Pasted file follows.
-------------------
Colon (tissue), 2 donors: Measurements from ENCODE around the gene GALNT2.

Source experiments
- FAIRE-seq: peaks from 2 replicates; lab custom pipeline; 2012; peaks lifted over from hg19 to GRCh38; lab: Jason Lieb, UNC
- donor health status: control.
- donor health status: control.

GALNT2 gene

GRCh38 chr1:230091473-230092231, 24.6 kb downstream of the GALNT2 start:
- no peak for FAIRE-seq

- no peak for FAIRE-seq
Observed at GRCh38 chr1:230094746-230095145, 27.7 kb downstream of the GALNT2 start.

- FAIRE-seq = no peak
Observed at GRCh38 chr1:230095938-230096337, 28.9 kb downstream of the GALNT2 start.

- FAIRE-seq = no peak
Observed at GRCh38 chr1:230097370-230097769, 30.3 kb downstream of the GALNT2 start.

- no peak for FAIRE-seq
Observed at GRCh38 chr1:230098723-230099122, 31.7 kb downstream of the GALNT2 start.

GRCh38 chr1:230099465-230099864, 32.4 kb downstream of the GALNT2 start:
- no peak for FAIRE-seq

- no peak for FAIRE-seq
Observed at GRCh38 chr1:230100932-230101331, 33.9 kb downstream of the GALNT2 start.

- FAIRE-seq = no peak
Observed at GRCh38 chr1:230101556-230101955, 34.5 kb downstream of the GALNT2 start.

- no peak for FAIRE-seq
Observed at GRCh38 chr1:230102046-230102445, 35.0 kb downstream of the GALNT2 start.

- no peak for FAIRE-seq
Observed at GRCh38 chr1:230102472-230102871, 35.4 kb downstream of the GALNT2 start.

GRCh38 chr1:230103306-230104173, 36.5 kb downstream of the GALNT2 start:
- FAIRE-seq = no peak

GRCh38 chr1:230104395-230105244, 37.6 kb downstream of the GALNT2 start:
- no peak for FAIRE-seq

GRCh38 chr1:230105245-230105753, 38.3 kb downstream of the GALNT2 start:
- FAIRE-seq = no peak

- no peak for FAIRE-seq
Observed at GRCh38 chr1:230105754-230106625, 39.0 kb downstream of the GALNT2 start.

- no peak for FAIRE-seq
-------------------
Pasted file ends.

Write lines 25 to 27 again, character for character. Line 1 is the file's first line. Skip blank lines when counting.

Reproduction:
- no peak for FAIRE-seq
Observed at GRCh38 chr1:230102472-230102871, 35.4 kb downstream of the GALNT2 start.

GRCh38 chr1:230103306-230104173, 36.5 kb downstream of the GALNT2 start: